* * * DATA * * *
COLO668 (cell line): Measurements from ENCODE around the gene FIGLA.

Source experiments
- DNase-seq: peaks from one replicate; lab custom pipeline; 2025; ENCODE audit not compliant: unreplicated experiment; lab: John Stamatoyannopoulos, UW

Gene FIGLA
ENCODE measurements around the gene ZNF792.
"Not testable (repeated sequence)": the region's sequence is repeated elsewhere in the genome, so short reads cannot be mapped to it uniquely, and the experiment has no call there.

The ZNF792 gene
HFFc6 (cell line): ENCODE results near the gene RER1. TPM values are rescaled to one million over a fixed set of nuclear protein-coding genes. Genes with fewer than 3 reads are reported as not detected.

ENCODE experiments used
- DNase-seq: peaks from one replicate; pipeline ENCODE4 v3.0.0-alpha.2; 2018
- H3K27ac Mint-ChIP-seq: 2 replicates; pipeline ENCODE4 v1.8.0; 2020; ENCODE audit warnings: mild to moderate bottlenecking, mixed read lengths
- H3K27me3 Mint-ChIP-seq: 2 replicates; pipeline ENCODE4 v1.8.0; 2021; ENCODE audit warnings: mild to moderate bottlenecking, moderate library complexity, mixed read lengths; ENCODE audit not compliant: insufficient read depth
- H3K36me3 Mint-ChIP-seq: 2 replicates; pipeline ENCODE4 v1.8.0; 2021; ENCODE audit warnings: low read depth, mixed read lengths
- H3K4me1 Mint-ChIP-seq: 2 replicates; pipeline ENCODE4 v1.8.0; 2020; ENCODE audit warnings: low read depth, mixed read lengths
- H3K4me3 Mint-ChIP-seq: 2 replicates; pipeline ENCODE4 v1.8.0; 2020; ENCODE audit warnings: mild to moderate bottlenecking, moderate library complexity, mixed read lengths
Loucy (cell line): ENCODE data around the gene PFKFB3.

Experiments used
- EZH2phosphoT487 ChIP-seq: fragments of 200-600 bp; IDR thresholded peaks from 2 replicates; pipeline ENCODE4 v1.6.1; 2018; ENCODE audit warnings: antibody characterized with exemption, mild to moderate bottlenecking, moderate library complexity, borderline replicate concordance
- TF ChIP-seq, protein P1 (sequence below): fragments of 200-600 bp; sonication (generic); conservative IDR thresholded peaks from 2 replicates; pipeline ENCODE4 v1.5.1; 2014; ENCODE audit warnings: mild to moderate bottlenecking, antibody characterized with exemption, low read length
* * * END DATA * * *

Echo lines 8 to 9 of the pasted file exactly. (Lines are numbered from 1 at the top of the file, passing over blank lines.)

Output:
HFFc6 (cell line): ENCODE results near the gene RER1. TPM values are rescaled to one million over a fixed set of nuclear protein-coding genes. Genes with fewer than 3 reads are reported as not detected.

ENCODE experiments used